For this reason, and because of the compelling specific weaknesses focused in 1968, I am urging Congress to concentrate its attention on formulating a system that can receive the requisite Congressional and State approval.

I realize that experts on constitutional law do not think alike on the subject of electoral reform. Different plans for reform have been responsibly advanced by Members of Congress and distinguished private groups and individuals. These plans have my respect and they merit serious consideration by the Congress.

I have in the past supported the proportional plan of electoral reform. Under this plan the electoral vote of a state would be distribtuted among the candidates for President in proportion to the popular vote cast. But I am not wedded to the details of this plan or any other specific plan. I will support any plan that moves toward the following objectives: first, the abolition of individual electors; second, allocation to Presidential candidates of the electoral vote of each State and the District of Columbia in a manner that may more closely aproximate the popular vote than does the present system; third, making a 40% electoral vote plurality sufficient to choose a President.

The adoption of these reforms would correct the principal defects in the present system. I believe the events of 1968 constitute the clearest proof that priority must be accorded to electoral college reform.

Next, I consider it necessary to make specific provision for the eventuality that no presidential slate receives a 40% or more of the electoral vote in the regular election. Such a situation, I believe, is best met by providing that a run-off election between the top two candidates shall be held within a specified time after the general election, victory going to the candidate who receives the largest popular vote.

We must also resolve some other uncertainties: First, by specifying that if a presidential candidate who has received a clear electoral vote plurality dies before the electoral votes are counted, the Vice-President-elect should be chosen President. Second, by providing that in the event of the death of the Vice President-elect, the President-elect should, upon taking office, be required to follow the procedures otherwise provided in the Twenty-Fifth Amendment for filling the unexpired term of the Vice-President. Third, by giving Congress responsibility, should both the President-elect and Vice-President-elect die or become unable to serve during this interim, to provide for the selection-by a new election or some other means of persons to serve as President and Vice President. And finally, we must clarify the situation presented by the death of a candidate for President or Vice-President prior to the November general election.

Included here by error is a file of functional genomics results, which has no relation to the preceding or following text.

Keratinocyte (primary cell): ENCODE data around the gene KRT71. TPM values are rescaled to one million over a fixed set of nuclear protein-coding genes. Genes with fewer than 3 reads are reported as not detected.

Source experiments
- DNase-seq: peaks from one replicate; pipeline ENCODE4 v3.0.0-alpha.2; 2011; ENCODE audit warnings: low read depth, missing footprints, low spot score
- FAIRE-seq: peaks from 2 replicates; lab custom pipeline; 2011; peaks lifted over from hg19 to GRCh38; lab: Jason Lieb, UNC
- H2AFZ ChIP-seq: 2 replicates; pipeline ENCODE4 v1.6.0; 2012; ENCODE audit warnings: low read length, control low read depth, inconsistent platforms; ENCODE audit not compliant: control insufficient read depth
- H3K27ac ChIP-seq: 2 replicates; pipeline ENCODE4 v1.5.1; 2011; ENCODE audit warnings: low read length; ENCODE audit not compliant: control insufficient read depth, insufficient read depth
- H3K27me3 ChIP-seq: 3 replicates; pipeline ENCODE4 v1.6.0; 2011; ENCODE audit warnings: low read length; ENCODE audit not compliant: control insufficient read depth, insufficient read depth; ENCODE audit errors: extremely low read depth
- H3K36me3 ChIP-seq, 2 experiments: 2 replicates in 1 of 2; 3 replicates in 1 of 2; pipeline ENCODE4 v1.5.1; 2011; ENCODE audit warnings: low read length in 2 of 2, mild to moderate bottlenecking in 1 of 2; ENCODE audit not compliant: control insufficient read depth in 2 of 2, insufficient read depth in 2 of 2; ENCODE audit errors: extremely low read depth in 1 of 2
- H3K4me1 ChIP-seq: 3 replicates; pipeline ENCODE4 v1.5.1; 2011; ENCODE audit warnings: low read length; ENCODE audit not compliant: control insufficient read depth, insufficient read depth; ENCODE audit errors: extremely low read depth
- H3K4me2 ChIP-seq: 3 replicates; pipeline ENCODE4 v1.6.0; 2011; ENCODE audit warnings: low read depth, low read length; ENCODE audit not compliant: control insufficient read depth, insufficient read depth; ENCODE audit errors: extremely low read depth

Many of these reforms are noncontroversial. All are necessary. Favorable action by Congress will constitute a vital step in modernizing our electoral process and reaffirming the flexible strength of our constitutional system.

RICHARD Nixon. THE WHITE HOUSE, February 20, 1969.


STATE OF IDAHO Senator CHURCH. Seldom, Mr. Chairman, are we in the Senate afforded the opportunity to respond to so clear an expression of "the will of the people", as in the case of the electoral reform which this committee is now considering. A recent Harris poll showed 79 percent of the American people favoring the direct election of the President. A more recent Gallup poll indicated the support of 81 percent of our people for this same plan. Expressed in its simplest terms, eight out of every 10 Americans favor the election of the President by direct

« 上一頁繼續 »